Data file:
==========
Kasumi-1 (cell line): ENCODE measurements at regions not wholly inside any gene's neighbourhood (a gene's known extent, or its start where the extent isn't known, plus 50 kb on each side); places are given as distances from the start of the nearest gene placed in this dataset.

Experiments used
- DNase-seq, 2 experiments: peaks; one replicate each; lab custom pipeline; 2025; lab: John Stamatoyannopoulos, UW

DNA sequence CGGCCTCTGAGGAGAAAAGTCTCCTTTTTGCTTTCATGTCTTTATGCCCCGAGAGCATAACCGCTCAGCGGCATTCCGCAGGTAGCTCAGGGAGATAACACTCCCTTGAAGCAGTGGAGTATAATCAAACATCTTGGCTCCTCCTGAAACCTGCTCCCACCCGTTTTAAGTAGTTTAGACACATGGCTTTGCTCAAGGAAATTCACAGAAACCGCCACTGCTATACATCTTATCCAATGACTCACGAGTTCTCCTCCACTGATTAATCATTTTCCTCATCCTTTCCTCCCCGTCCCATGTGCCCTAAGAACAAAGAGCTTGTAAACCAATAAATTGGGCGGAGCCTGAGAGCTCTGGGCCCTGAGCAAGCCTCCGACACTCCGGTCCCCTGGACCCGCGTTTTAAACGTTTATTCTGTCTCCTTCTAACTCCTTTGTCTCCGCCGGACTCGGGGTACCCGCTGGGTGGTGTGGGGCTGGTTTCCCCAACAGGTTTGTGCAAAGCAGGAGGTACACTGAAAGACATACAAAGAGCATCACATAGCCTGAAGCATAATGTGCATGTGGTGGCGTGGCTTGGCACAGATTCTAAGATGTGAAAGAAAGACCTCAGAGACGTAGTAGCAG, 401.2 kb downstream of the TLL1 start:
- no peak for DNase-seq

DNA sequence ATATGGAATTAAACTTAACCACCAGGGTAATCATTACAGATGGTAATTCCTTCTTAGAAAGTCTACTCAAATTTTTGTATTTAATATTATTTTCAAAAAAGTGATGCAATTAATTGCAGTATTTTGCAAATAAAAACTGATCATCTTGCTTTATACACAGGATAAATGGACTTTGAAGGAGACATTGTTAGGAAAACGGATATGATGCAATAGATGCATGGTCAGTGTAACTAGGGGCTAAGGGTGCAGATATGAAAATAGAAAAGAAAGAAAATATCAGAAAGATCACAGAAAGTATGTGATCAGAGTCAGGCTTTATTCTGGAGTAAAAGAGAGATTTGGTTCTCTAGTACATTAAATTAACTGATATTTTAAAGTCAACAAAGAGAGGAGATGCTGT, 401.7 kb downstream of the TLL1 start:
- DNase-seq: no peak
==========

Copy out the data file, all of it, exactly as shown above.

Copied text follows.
Kasumi-1 (cell line): ENCODE measurements at regions not wholly inside any gene's neighbourhood (a gene's known extent, or its start where the extent isn't known, plus 50 kb on each side); places are given as distances from the start of the nearest gene placed in this dataset.

Experiments used
- DNase-seq, 2 experiments: peaks; one replicate each; lab custom pipeline; 2025; lab: John Stamatoyannopoulos, UW

DNA sequence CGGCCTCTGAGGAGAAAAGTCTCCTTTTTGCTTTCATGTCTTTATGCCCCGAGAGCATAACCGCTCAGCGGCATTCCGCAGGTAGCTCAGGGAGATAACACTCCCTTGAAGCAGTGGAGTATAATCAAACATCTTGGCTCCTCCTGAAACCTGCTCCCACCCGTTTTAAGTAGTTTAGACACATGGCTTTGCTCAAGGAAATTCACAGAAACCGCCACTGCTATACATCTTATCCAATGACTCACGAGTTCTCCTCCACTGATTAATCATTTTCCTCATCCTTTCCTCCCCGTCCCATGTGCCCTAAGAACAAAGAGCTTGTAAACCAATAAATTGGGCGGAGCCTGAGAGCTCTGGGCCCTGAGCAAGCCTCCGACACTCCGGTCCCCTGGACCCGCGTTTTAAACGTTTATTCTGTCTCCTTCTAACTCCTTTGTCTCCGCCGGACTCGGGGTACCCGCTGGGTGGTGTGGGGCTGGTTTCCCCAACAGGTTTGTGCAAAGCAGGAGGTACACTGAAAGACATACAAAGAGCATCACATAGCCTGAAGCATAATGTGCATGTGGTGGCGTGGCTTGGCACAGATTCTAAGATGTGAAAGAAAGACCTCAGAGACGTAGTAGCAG, 401.2 kb downstream of the TLL1 start:
- no peak for DNase-seq

DNA sequence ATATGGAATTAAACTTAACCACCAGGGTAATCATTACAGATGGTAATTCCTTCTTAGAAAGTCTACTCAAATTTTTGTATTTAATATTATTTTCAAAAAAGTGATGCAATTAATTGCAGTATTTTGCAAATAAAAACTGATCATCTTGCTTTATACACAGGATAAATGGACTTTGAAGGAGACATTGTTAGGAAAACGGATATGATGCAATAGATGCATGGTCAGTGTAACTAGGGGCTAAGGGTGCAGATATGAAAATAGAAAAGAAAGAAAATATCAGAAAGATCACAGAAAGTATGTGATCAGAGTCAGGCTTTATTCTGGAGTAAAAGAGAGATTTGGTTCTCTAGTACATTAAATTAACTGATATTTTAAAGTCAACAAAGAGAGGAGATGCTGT, 401.7 kb downstream of the TLL1 start:
- DNase-seq: no peak